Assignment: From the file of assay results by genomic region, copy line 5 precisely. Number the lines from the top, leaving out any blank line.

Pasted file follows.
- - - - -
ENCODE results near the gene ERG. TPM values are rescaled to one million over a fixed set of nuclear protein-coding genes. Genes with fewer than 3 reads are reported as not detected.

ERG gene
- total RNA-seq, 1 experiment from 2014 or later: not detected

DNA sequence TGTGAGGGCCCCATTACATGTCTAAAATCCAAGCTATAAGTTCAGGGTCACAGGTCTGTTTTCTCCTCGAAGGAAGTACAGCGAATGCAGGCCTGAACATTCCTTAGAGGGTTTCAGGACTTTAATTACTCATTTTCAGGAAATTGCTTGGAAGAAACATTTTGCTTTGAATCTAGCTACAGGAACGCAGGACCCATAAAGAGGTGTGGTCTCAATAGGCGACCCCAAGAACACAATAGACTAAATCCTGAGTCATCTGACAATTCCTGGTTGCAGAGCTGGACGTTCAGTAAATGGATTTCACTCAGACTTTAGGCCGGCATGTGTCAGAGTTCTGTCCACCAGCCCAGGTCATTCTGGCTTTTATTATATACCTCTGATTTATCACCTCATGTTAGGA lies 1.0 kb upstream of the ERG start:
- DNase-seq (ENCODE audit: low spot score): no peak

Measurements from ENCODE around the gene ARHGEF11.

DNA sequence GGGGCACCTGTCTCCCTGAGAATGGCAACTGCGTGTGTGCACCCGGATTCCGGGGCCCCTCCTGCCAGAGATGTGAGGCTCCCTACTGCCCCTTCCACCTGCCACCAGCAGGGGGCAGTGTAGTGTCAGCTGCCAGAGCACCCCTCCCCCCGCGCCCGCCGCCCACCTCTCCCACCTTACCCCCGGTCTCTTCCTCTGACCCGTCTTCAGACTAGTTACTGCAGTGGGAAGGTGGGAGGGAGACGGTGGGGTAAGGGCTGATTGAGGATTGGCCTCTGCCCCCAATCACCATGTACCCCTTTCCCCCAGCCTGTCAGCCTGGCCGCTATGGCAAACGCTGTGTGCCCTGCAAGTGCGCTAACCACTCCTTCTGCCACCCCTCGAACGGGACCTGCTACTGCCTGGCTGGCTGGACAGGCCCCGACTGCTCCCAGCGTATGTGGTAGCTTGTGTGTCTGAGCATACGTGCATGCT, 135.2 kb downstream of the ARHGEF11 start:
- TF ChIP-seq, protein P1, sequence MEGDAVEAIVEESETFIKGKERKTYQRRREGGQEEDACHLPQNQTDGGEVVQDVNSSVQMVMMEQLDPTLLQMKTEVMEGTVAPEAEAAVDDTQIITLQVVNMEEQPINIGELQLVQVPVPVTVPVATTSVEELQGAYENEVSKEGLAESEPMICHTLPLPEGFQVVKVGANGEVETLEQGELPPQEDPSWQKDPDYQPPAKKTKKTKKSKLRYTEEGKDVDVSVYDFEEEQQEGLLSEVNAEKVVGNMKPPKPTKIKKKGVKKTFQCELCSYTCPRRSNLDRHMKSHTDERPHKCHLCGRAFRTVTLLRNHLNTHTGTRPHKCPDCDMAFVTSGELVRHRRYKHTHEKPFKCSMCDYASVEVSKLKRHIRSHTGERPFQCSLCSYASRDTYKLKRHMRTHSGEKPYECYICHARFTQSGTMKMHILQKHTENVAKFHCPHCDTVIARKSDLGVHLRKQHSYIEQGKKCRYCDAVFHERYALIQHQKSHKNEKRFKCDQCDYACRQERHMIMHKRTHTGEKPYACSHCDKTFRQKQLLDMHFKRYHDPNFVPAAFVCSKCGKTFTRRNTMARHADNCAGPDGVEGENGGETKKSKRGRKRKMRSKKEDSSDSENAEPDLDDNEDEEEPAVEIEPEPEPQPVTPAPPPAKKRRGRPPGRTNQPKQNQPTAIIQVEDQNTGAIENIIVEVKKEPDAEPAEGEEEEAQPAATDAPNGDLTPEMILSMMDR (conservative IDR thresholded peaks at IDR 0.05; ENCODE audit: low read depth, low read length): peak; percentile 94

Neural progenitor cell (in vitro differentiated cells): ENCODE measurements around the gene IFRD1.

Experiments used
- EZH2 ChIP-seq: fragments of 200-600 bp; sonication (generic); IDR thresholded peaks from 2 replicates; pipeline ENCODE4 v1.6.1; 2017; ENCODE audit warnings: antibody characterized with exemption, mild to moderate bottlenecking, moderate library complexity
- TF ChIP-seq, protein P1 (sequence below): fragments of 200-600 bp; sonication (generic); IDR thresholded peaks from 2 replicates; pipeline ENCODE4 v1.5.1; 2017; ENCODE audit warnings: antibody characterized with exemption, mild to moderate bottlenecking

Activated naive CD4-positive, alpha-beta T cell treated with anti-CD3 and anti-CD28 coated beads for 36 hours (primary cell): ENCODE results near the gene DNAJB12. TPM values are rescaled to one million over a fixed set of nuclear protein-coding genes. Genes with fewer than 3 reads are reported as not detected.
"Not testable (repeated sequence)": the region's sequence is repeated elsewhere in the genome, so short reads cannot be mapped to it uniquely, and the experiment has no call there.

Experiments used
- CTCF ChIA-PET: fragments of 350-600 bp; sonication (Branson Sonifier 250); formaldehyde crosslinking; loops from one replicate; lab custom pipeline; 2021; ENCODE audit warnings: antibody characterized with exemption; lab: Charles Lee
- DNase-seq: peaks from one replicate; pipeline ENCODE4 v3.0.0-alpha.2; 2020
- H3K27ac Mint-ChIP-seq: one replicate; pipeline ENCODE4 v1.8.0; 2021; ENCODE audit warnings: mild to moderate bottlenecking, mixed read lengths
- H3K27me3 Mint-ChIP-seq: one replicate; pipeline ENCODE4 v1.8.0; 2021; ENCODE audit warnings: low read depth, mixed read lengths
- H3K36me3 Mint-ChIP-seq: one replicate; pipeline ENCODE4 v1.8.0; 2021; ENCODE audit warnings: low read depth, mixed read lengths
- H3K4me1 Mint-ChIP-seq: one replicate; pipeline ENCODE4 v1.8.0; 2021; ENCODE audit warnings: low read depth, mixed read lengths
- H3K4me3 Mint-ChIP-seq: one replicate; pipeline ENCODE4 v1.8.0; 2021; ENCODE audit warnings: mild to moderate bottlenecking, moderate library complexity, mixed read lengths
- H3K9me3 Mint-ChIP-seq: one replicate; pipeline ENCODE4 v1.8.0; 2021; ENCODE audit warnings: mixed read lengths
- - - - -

- DNase-seq (ENCODE audit: low spot score): no peak